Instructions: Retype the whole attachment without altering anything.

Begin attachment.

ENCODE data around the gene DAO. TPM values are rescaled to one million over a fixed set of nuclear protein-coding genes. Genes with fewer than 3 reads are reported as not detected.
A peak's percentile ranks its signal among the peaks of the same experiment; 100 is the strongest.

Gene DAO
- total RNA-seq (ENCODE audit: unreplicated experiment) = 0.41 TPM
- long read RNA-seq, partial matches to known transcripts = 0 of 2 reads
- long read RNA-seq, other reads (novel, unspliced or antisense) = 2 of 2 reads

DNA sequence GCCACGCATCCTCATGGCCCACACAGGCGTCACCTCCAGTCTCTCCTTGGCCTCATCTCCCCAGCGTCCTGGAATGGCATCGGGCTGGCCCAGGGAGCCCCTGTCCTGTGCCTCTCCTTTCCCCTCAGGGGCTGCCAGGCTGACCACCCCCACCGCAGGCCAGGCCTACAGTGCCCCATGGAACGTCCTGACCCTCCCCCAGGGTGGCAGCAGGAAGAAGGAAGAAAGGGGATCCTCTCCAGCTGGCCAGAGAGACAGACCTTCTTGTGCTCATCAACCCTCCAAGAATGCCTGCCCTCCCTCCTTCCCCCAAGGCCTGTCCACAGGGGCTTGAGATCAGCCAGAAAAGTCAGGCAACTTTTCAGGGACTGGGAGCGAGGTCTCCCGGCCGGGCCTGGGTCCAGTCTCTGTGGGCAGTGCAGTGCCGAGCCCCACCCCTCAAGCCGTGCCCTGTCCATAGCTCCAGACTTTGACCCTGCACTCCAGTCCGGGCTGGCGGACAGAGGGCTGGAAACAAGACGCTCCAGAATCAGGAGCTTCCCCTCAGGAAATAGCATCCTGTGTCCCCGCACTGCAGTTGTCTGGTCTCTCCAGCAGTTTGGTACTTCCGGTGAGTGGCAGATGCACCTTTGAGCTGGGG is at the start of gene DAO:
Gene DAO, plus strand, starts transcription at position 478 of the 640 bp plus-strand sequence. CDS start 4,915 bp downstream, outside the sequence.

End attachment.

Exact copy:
ENCODE data around the gene DAO. TPM values are rescaled to one million over a fixed set of nuclear protein-coding genes. Genes with fewer than 3 reads are reported as not detected.
A peak's percentile ranks its signal among the peaks of the same experiment; 100 is the strongest.

Gene DAO
- total RNA-seq (ENCODE audit: unreplicated experiment) = 0.41 TPM
- long read RNA-seq, partial matches to known transcripts = 0 of 2 reads
- long read RNA-seq, other reads (novel, unspliced or antisense) = 2 of 2 reads

DNA sequence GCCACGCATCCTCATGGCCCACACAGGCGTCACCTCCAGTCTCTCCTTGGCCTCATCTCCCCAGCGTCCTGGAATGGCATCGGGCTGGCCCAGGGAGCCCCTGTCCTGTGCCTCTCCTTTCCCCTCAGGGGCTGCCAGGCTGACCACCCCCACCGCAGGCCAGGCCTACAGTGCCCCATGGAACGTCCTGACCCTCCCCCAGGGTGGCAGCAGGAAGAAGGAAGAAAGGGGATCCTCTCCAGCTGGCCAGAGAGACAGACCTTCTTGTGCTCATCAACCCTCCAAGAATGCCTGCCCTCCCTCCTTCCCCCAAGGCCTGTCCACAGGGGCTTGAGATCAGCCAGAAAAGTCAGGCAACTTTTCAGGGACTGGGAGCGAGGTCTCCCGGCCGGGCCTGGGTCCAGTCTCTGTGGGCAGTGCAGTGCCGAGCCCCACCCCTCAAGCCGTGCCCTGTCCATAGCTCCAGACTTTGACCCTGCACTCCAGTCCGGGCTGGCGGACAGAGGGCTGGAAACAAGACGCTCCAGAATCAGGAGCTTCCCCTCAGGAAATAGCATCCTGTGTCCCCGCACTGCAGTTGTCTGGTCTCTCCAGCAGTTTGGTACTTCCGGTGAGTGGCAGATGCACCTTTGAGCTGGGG is at the start of gene DAO:
Gene DAO, plus strand, starts transcription at position 478 of the 640 bp plus-strand sequence. CDS start 4,915 bp downstream, outside the sequence.